SUNDAYThe Triathlon FestivalThe Sparke Helmore NBN Triathlon and Newcastle Foreshore Triathlons, traditionally both staged in late summer around the harbour and beaches of Newcastle, have joined forces to bringall the events into the one weekend. The combined events are expected to attract more than 3000 competitors and 10,000 spectators and raise money for Hunter Medical Research Institute. Visitsparkenbntriathlon南京夜网419论坛for more information.

Newcastle Fabric DestashThere will be loads of stalls selling fabric, scraps and crafting supplies atNew Lambton Community Centre from1.30pm to 4pm.

Clean Up Australia DayLake Macquarie City Council and Newcastle City Councilis encouraging the community, schools and local businesses to lend a hand to help keep our city looking picture perfect. Participants should wear a hat, sunscreen and a pair of gloves when cleaning up on the day. Visitcleanupaustraliaday.org419论坛to join a local clean up site.

Endless SummerCharlestown Swim Centre is hosting this event where visitors can come and relax on the lawn, enjoy live music and tackle the aquatic floats from 10am to 4pm. Free entry for the first 100 people aged 12-24 years. Otherwise, entry costs $3.50.

Still LifeTutor Susan Ryman hosts observational drawing classesusing soft pastels, charcoal and ink at Lake Macquarie City Art Gallery from 10.30am to 4pm.Costs $50. Bookings and enclosed shoes essential. BYO lunch and snacks. Book on49658260.

Walka Mini RailwayWalka Water Works, Maitland, hosts a miniature railway from 11am, weather permitting. Costs $3 per person. Covered footwear is required.

Richmond Vale RailwayMuseumStep back in time at the volunteer-run museum on Leggetts Drive. The first train leaves around 10.30am, the last train leaves at 3pm. Artefacts, maps and photos to view. Tickets $16 adults, $7.50 children five to 15, under-5s free;richmondvalerailwaymuseum.org.

Morpeth MotoramaThis is agathering for all motoring enthusiasts in the beautiful grounds of Closebourne House from 10am to 2pm. There will be trade stalls, food, coffee, entertainment and children’s activities, as well as the Show‘n’ Shine.

MARKETSMonthly Markets @ The WillowsSaturday, Warners Bay Uniting Church, 342 Hillsborough Road, Warners Bay, from 8am to 2pm.

Handmade in the Hunter MarketsSaturday, Kevin Sobels Wines, Pokolbin, 9am to 3pm.

Olive Tree MarketsSaturday, Civic Park, Newcastle, 9am to 3pm.

Maitland MarketsSunday,Maitland Showground,8am to2pm.

Newcastle City Farmers’ MarketSunday, Speers Point Park, 8am to 1pm.

MUSIC5 SawyersSaturday, DJ Sean Andrews. Sunday, DJ Perry Carter, AK Morris.

Anna Bay TavernSaturday, Duplexity. Sunday, Mick Jones.

Argyle HouseSaturday, Hayden James.

Australia Hotel CessnockSaturday, The Way.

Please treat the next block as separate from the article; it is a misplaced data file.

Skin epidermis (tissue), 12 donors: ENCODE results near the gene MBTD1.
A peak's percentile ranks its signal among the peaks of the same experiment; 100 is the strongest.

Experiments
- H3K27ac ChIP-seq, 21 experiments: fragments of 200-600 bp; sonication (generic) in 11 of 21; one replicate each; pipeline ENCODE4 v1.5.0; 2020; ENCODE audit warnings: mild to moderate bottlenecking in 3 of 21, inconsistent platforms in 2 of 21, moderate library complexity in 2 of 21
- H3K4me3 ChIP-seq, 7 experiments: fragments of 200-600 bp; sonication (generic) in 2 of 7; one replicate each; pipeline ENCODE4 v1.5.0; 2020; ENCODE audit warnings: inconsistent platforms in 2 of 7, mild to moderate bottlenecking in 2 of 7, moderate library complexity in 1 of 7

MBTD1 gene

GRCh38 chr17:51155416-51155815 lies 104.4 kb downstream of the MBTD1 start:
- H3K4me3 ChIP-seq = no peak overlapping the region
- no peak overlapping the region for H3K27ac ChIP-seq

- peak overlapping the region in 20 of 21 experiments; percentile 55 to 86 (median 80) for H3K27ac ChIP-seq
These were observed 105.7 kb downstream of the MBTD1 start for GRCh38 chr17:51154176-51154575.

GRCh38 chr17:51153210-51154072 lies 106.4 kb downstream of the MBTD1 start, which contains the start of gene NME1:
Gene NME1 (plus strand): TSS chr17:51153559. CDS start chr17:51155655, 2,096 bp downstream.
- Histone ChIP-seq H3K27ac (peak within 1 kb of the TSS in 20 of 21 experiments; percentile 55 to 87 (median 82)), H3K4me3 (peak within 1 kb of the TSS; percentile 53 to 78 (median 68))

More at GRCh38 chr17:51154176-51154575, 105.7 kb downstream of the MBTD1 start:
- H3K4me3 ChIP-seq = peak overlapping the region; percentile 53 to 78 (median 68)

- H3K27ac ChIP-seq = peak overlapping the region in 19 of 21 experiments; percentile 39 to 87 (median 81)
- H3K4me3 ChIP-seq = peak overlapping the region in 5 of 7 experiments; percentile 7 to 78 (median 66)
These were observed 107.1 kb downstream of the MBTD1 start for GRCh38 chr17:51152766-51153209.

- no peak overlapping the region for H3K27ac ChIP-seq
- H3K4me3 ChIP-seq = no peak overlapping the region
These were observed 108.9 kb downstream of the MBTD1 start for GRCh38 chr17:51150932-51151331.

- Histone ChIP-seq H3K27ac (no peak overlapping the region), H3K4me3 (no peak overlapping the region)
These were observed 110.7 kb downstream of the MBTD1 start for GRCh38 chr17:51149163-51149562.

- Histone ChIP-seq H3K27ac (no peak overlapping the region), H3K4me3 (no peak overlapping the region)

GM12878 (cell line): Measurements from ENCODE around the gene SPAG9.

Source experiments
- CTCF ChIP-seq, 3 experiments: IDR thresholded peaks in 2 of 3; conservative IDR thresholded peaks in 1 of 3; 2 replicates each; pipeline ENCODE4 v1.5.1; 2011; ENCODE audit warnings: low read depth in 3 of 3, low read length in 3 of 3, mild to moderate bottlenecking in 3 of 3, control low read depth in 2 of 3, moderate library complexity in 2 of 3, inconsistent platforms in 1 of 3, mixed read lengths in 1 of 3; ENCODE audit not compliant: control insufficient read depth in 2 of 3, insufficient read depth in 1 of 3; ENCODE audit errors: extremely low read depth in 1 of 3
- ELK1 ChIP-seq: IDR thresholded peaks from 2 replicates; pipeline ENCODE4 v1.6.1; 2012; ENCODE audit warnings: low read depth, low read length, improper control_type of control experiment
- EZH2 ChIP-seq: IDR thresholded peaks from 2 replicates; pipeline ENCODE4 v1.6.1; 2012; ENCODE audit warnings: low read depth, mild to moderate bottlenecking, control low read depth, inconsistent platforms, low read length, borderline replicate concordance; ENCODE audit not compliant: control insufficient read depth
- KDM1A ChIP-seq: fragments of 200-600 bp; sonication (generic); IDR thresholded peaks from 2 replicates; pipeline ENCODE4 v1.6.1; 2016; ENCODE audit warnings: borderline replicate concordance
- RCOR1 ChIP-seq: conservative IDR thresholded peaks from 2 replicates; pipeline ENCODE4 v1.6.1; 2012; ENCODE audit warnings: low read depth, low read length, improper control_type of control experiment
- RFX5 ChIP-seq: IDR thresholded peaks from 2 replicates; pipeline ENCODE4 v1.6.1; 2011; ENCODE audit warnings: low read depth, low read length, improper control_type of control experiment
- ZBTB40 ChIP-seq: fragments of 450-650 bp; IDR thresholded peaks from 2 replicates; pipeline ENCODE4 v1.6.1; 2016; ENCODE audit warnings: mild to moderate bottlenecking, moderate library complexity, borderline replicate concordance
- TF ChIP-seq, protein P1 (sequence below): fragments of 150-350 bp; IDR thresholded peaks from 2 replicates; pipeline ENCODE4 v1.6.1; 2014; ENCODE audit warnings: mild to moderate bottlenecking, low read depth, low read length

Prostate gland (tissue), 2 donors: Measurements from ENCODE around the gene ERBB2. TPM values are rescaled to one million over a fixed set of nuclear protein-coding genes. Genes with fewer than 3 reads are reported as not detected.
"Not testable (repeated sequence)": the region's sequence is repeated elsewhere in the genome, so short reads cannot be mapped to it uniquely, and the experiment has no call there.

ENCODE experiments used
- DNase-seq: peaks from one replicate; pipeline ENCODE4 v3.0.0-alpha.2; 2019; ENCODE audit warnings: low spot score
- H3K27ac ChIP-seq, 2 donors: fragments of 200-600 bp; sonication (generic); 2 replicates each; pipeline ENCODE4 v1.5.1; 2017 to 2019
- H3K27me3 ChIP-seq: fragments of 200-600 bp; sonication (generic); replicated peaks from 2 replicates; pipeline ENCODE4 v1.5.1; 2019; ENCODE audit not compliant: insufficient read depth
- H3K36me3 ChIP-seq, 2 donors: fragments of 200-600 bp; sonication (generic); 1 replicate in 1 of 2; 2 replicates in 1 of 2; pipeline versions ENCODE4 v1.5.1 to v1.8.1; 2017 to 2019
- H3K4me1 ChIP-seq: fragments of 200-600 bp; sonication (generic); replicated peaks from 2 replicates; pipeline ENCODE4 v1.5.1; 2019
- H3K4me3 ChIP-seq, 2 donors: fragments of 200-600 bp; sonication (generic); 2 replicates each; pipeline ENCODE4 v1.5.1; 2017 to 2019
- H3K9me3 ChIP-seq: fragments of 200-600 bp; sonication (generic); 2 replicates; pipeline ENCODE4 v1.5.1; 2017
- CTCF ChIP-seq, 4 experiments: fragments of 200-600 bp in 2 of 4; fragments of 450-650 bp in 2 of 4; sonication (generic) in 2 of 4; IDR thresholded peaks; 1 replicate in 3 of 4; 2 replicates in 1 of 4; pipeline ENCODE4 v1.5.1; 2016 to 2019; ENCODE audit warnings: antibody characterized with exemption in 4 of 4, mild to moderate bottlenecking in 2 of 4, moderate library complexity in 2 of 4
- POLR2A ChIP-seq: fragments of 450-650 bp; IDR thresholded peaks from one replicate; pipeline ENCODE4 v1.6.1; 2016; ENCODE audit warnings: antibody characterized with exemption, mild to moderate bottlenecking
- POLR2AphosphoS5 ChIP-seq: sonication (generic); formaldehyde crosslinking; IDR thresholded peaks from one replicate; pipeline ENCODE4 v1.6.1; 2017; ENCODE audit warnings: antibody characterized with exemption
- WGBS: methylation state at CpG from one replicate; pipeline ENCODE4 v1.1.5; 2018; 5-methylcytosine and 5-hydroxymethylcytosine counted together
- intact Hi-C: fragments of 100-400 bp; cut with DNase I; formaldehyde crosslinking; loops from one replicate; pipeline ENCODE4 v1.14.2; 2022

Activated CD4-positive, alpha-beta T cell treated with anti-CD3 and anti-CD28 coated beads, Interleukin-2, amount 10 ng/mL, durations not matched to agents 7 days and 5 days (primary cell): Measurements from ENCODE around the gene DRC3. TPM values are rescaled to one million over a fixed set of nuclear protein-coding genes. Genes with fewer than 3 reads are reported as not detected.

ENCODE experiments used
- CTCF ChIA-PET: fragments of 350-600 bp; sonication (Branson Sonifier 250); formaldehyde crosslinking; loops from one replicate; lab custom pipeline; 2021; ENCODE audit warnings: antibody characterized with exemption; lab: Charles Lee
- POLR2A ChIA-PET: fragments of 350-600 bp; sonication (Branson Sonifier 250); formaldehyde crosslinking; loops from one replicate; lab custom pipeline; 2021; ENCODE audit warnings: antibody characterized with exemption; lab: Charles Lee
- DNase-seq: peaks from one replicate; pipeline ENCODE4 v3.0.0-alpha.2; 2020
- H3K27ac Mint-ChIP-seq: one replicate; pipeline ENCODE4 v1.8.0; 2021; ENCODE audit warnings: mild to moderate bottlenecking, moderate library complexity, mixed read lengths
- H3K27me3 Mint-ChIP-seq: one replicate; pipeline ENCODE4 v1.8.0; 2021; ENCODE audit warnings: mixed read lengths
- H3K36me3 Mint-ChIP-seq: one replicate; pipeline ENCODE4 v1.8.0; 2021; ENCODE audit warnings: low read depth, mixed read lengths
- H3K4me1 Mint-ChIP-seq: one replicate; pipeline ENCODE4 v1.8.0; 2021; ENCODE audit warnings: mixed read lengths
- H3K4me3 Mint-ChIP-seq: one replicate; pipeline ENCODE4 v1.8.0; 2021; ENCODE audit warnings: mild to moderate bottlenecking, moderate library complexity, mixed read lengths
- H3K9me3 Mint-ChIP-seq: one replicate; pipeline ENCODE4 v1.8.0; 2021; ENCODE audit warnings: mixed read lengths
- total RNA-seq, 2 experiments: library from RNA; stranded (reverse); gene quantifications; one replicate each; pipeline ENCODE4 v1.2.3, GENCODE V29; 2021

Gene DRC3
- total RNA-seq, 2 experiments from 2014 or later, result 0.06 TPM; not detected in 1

Bar 121Saturday, The Years.

Bar PetiteSaturday, Junior & Luana. Sunday, Kylie Jane.

Bay HotelSaturday, Kristen Lane Duo. Sunday, Katrina Burgoyne.

Beach Hotel Sunday, The Cassettes.

Beachcomber HotelSaturday, Outerphase. Sunday, Alex Toole.

Bellbird Workers ClubSaturday, The Klassics.

Belmont 16 FootersSaturday, The Big Bang Quartet, Kellie Cain. Sunday, Rich & Famous.

Belmore HotelMaitlandSaturday, Formula.

Belmore Hotel SconeSaturday, Schmoo.

Beresfield Bowling ClubSaturday, Cruisers.

Bimbadgen WinerySaturday, A Day On The Green feat. Hoodoo Gurus, Violent Femmes, Sunnyboys, Died Pretty, Ratcat.

Blackbutt HotelSaturday, Angel Gear.

The BradfordSaturday, Shivoo. Sunday, Acoustic Mayhem.

Cardiff RSL ClubSaturday, Uptown.

Carrington PlaceSaturday, The Royal Key.

Catho PubSaturday, David J Bull. Sunday, Four To The Floor.

Central Charlestown Leagues ClubSaturday, Anyerin Drury.

Central HotelStroudSaturday,Darren Rolling Keys.

Cessnock Rugby League Supporters ClubSaturday, The Levymen.

Charlestown Bowling Club Saturday, Dr. Love.

Clarendon HotelSaturday,Pistol Pete.

Club AzzurriSunday, Latinova.

Club Lemon TreeSaturday,Kevin O’Hara.

Colliery InnSaturday, Pete Sneddon.

Commercial Hotel MorpethSaturday, The Royals.

Country Club Hotel Shoal Bay Saturday, Kim, Tres Hombres. Sunday, Frets With Benefits.

Criterion Hotel CarringtonSunday, Ben Travis.

Criterion Hotel SingletonSaturday, Defaced.

Criterion Hotel WestonSaturday, The Zillers.

Crown & Anchor HotelSaturday,Jackson Cassidy.

Customs House HotelSaturday, Matteo Verde. Sunday, Bel Enks.

D’Albora Marina Nelson BaySaturday, Chris Phillips. Sunday, Damien.

Delany HotelSaturday, Alias.

Duke Of WellingtonSaturday, Daniel Arvidson.

East Maitland Bowling ClubSaturday, Purple Rain. Sunday, John Hume.

Edgeworth TavernSunday, Emile.

Ellalong HotelSaturday, Rock Oz.

Exchange HotelSaturday, Hornet.